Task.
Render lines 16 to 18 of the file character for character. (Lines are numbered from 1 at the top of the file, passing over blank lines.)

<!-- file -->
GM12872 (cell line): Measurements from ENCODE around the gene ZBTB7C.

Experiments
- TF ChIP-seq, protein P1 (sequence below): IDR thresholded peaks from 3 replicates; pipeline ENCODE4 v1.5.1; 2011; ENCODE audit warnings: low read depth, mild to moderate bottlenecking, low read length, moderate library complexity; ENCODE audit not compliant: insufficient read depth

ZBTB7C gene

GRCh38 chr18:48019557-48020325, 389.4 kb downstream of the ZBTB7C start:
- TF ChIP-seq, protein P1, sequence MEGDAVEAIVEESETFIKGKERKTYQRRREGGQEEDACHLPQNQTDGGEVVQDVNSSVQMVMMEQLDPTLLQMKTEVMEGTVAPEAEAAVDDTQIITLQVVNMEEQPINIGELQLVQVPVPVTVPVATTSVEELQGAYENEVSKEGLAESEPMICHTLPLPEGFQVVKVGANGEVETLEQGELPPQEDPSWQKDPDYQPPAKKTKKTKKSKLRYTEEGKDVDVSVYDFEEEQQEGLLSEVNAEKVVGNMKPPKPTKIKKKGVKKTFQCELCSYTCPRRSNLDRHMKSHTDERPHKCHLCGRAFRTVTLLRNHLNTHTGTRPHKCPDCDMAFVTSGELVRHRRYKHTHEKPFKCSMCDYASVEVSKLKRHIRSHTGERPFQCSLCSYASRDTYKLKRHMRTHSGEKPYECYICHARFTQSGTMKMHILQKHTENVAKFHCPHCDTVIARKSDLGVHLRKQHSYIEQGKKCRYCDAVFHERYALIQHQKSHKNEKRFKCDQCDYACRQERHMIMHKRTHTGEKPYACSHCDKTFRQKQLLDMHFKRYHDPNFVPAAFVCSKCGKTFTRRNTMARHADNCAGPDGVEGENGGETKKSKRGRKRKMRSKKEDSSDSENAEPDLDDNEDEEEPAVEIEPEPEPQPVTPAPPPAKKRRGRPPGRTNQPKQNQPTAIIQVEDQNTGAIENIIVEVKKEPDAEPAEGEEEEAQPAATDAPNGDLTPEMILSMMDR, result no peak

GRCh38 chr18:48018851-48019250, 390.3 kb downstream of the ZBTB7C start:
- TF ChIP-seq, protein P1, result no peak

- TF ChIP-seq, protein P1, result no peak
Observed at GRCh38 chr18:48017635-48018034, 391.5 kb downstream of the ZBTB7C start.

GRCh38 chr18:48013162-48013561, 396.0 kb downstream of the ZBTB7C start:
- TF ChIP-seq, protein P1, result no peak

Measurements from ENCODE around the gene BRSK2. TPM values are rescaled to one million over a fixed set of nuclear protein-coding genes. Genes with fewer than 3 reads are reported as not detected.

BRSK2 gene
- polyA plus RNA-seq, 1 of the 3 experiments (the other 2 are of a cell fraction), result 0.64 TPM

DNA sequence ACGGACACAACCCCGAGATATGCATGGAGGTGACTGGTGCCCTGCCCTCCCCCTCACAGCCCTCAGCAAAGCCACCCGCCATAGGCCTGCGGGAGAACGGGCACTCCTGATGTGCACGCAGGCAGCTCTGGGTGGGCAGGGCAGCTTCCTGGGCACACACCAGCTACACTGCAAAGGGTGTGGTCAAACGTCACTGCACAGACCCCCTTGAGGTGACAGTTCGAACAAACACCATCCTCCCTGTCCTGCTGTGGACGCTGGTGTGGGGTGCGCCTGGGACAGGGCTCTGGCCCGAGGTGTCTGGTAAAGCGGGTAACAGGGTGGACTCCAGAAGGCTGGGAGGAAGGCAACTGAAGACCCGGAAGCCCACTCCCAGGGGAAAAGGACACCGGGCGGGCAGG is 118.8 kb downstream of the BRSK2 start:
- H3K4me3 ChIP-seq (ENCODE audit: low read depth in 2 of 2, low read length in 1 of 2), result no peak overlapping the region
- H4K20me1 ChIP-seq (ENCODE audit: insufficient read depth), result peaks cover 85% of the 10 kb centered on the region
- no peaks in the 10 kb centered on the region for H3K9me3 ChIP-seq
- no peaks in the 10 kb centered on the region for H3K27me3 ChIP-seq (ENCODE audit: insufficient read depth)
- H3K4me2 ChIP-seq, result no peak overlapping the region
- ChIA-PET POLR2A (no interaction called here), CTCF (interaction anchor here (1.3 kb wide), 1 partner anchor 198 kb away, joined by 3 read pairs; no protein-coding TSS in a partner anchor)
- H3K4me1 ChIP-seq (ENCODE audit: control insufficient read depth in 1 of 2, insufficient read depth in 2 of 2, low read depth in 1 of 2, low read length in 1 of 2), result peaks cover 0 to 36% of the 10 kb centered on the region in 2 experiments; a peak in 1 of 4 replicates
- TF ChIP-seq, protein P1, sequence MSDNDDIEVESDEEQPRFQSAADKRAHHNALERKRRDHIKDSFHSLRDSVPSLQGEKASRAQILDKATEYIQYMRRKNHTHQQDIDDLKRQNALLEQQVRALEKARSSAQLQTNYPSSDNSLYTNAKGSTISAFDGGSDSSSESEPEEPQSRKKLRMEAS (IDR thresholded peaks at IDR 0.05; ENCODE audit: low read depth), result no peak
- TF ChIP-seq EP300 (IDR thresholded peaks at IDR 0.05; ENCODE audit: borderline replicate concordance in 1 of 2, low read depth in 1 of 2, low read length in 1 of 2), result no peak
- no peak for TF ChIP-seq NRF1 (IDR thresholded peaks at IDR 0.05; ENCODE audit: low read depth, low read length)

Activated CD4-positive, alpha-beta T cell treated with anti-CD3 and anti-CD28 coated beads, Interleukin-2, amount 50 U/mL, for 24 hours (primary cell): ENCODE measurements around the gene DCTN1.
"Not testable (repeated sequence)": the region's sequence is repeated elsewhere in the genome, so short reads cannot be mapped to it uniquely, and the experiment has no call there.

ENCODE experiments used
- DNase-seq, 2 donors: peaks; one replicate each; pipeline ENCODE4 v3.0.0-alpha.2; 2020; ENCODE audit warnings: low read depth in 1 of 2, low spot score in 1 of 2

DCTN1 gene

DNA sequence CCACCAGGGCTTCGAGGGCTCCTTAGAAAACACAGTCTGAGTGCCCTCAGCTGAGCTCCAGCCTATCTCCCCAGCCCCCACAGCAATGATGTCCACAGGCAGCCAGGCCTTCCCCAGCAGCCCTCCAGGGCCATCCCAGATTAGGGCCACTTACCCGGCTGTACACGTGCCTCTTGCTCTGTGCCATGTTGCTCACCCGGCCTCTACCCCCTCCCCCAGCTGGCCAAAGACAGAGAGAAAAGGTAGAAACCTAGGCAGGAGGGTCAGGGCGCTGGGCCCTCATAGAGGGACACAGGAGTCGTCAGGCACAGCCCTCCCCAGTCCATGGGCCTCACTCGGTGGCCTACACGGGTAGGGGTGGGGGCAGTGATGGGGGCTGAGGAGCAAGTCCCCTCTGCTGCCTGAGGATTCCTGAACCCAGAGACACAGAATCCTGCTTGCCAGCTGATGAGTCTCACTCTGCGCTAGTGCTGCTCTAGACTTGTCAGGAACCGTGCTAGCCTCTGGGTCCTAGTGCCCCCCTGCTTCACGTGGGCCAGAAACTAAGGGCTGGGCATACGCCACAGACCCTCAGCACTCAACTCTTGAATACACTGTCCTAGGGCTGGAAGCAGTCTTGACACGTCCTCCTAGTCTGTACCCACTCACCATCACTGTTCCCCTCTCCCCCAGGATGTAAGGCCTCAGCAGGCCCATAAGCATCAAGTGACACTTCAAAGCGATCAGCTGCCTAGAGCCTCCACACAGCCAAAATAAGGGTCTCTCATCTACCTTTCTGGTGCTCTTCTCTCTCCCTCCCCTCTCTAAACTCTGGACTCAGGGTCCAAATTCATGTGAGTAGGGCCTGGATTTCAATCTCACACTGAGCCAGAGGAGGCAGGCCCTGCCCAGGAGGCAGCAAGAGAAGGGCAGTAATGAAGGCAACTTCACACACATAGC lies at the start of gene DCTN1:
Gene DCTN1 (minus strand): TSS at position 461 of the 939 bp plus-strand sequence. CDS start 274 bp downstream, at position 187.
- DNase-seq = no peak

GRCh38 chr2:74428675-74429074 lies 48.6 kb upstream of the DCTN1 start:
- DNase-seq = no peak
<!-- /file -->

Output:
DNA sequence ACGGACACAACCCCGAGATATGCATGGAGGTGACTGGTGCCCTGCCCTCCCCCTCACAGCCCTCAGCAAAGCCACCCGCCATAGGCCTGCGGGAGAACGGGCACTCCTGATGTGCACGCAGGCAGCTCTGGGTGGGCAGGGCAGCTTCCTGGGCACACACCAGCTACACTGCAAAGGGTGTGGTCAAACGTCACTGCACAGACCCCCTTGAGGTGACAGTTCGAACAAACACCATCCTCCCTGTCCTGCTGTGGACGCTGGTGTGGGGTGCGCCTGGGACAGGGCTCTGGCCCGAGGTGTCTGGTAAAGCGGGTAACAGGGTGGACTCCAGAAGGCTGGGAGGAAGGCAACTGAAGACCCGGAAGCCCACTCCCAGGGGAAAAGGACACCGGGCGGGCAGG is 118.8 kb downstream of the BRSK2 start:
- H3K4me3 ChIP-seq (ENCODE audit: low read depth in 2 of 2, low read length in 1 of 2), result no peak overlapping the region
- H4K20me1 ChIP-seq (ENCODE audit: insufficient read depth), result peaks cover 85% of the 10 kb centered on the region